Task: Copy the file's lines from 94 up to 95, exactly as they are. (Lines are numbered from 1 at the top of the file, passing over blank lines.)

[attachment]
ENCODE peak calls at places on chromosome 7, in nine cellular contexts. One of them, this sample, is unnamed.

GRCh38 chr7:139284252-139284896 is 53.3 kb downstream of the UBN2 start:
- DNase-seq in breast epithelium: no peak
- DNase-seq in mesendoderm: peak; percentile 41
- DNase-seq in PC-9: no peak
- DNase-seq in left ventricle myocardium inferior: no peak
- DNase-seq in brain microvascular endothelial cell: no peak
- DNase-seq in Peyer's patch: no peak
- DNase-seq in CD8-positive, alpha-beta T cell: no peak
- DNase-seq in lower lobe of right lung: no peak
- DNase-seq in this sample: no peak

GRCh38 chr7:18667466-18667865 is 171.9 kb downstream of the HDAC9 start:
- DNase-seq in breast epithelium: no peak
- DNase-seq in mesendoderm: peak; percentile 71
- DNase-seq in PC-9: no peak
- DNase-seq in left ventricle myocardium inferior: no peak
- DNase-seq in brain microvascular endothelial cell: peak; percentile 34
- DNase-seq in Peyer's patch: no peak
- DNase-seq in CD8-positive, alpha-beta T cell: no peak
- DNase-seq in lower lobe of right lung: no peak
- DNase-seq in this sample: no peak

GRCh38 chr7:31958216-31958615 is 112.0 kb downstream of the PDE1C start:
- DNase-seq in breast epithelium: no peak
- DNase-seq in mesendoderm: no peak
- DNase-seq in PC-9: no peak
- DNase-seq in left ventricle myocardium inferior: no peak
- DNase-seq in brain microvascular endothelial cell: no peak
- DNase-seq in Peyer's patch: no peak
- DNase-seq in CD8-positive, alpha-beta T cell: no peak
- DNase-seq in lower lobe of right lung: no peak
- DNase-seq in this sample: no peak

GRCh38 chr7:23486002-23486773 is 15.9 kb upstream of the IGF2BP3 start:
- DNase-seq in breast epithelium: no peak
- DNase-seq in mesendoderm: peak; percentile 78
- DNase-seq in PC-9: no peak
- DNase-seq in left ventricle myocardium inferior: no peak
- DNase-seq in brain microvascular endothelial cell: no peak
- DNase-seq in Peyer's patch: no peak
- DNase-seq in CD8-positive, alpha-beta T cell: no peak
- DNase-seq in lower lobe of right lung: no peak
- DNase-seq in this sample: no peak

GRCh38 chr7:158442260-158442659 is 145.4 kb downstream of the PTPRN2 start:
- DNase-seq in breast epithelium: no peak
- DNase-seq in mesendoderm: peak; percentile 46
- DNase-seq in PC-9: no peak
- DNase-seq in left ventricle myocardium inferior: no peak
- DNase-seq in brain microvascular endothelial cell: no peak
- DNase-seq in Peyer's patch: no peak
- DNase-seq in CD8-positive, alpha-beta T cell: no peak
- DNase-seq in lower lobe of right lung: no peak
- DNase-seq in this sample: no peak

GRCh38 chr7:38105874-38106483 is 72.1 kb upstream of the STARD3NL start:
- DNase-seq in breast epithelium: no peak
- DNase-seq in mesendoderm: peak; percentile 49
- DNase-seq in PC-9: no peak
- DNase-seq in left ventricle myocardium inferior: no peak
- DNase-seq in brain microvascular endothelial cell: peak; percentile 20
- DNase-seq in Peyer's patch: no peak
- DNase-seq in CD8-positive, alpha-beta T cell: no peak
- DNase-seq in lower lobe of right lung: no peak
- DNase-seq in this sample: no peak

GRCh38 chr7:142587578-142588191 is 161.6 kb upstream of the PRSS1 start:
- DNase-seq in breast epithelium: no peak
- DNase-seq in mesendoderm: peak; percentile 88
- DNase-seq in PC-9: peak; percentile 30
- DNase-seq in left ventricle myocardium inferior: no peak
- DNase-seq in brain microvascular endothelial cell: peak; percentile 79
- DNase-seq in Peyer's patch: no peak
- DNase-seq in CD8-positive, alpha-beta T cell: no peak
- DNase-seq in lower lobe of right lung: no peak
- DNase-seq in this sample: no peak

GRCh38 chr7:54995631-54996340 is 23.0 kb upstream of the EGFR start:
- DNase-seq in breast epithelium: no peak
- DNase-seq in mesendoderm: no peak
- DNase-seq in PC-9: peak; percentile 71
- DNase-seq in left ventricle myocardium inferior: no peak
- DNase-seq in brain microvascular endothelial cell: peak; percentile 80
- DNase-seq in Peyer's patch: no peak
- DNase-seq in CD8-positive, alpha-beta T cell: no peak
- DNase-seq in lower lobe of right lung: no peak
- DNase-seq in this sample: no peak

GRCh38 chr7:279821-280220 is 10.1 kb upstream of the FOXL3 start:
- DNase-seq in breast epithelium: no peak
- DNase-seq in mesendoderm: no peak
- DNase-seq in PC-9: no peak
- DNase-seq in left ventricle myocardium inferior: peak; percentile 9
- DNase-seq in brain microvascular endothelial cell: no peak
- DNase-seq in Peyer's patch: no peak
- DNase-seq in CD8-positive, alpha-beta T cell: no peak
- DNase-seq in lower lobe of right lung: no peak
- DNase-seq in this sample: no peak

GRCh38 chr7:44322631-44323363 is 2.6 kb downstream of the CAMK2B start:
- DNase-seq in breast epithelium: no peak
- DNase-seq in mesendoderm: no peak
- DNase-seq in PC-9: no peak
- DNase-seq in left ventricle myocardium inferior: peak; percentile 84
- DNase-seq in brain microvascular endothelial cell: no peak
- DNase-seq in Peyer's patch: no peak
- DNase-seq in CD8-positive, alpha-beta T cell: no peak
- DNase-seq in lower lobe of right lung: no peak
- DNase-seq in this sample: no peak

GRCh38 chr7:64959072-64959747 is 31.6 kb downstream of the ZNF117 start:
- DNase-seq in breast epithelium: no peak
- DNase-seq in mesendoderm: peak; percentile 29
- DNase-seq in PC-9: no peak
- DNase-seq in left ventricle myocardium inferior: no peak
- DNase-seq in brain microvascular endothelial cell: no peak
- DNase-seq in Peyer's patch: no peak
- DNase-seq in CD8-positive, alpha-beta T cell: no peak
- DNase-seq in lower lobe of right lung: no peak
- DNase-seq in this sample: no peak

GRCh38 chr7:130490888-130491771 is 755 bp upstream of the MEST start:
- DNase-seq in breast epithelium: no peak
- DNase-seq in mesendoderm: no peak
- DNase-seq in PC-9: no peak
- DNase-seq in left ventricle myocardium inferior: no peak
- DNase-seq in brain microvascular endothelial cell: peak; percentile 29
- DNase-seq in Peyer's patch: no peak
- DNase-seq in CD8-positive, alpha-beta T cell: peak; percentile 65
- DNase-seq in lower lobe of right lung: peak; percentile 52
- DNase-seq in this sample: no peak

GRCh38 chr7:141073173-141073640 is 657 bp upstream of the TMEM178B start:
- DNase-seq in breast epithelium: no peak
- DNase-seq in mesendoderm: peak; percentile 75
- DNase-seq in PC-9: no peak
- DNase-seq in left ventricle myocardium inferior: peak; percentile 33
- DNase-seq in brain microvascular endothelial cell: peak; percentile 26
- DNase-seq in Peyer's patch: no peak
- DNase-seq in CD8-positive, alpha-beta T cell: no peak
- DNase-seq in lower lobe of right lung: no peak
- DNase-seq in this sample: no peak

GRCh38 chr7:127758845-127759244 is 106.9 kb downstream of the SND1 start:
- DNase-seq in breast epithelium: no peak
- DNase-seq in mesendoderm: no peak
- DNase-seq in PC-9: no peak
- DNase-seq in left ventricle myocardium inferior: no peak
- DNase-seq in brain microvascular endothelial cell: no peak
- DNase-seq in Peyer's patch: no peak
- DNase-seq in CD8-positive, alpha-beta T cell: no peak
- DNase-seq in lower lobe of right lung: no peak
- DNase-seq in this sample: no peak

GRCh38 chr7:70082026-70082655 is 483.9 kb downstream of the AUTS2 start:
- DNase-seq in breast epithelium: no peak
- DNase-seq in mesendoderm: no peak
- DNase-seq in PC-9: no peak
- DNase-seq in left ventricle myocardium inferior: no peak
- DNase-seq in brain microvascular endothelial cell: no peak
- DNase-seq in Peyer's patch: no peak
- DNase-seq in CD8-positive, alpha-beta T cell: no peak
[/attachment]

- DNase-seq in mesendoderm: no peak
- DNase-seq in PC-9: no peak